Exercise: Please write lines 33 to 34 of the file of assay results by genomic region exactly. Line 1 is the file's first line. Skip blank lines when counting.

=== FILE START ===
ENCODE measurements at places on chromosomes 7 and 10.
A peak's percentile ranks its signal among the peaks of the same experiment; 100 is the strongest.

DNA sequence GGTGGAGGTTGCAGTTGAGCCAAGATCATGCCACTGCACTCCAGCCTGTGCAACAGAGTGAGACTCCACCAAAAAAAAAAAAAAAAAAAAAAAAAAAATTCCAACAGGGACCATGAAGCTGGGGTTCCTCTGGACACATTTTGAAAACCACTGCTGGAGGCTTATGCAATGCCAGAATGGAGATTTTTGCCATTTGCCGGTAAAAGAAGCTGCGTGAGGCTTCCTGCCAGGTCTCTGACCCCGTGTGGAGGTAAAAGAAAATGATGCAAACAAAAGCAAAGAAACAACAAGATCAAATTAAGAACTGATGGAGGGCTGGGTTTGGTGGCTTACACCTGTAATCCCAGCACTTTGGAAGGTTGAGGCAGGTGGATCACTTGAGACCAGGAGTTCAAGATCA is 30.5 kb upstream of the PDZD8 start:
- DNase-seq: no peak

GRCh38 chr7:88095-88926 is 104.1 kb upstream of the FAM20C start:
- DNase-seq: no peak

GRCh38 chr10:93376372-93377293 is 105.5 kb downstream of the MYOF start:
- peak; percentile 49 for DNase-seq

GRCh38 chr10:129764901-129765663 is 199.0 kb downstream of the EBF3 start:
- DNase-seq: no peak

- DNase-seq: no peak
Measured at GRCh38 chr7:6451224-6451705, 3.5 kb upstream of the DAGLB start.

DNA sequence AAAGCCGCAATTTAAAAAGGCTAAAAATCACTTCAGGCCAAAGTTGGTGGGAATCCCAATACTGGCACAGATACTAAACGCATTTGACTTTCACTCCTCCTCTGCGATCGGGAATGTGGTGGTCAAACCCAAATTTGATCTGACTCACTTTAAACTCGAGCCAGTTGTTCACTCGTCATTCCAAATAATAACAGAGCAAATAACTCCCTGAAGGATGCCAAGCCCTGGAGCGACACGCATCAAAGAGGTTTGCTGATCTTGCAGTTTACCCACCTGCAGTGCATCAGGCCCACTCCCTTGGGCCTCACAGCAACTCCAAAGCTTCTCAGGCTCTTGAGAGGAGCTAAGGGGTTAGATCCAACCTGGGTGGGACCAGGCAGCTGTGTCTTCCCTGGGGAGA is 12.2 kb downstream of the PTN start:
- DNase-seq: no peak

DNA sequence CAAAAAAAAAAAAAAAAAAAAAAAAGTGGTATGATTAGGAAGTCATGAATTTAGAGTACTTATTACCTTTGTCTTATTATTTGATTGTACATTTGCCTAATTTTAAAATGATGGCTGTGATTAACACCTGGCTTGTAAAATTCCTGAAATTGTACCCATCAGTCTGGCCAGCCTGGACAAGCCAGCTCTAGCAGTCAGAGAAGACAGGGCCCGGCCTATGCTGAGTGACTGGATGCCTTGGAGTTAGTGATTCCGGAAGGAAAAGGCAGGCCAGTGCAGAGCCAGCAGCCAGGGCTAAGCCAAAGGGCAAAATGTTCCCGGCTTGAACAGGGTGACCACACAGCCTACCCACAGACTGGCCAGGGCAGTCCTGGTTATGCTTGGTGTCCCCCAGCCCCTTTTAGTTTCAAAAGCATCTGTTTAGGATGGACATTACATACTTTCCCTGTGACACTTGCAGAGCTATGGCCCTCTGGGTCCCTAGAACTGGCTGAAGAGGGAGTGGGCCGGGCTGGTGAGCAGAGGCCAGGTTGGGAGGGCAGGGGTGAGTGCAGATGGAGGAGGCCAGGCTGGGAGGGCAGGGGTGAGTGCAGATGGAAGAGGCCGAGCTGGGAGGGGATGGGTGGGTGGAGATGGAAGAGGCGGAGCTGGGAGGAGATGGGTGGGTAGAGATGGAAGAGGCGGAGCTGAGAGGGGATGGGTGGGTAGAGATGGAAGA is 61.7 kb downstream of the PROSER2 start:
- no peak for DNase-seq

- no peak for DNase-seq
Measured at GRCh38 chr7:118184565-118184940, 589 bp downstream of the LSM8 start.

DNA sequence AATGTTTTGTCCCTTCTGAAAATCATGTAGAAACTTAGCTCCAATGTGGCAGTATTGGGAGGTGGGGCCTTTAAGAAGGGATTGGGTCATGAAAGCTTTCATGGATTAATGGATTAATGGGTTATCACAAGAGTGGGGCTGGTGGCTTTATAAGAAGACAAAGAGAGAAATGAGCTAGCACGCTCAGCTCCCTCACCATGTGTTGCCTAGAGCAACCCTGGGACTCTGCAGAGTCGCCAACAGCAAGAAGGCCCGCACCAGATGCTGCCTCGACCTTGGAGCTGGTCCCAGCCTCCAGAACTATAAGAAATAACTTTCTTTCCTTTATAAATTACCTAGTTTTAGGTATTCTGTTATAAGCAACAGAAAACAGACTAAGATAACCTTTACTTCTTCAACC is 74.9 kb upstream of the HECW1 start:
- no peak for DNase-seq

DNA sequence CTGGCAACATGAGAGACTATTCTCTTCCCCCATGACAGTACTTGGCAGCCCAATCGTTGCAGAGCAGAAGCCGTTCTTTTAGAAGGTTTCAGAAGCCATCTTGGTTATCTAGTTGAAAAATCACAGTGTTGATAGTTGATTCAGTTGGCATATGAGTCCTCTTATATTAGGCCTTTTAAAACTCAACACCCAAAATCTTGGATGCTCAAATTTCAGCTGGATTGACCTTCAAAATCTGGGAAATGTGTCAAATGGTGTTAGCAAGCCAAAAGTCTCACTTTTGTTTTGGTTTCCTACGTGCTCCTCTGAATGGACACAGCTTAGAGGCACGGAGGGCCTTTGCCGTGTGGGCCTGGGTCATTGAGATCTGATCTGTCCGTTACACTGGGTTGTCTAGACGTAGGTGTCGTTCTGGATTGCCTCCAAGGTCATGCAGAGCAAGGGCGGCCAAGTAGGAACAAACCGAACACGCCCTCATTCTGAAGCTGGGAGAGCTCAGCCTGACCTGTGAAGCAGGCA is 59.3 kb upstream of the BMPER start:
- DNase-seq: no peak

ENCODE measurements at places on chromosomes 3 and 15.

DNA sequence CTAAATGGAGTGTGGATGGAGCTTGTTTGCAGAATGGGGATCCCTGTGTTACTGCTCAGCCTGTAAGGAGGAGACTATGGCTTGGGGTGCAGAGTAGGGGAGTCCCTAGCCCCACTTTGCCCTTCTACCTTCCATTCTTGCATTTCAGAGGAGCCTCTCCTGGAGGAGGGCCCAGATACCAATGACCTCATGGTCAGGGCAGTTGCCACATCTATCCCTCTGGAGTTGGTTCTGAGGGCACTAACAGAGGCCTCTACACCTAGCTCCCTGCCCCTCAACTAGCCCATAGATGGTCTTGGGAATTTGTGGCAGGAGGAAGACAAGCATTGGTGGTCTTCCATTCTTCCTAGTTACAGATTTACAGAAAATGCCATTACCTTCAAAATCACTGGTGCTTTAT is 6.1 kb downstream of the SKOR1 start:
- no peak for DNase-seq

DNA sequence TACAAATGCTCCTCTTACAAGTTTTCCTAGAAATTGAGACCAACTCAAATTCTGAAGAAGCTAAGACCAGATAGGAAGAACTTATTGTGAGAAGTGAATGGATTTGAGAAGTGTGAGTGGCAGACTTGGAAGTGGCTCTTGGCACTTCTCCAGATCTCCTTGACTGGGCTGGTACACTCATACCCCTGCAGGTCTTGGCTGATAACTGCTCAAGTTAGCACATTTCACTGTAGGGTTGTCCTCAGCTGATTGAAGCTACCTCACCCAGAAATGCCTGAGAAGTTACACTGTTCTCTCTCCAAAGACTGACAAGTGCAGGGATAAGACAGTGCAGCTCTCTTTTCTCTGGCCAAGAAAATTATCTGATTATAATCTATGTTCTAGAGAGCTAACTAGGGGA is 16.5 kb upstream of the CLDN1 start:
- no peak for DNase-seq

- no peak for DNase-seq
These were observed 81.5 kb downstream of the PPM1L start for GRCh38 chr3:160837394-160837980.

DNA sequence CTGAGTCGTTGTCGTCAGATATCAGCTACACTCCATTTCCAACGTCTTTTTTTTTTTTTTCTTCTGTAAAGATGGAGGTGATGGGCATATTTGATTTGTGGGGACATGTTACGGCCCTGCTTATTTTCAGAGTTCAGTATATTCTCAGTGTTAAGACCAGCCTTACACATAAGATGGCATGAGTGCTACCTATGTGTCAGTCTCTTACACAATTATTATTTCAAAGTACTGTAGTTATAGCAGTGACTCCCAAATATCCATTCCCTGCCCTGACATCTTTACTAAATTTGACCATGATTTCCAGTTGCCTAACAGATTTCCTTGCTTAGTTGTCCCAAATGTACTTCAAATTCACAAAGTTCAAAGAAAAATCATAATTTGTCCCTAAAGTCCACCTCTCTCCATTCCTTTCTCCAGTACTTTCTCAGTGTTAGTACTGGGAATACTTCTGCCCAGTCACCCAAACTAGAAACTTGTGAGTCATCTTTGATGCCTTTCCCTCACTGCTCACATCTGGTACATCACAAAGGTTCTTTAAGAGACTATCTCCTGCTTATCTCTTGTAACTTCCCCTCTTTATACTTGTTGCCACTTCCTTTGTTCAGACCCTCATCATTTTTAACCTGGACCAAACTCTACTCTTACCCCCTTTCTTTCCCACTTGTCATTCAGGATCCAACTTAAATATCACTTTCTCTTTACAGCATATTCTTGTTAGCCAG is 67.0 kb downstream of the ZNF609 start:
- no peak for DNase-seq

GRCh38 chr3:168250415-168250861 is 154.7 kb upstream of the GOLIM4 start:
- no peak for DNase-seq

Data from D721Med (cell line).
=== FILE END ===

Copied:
- no peak for DNase-seq

Data from D721Med (cell line).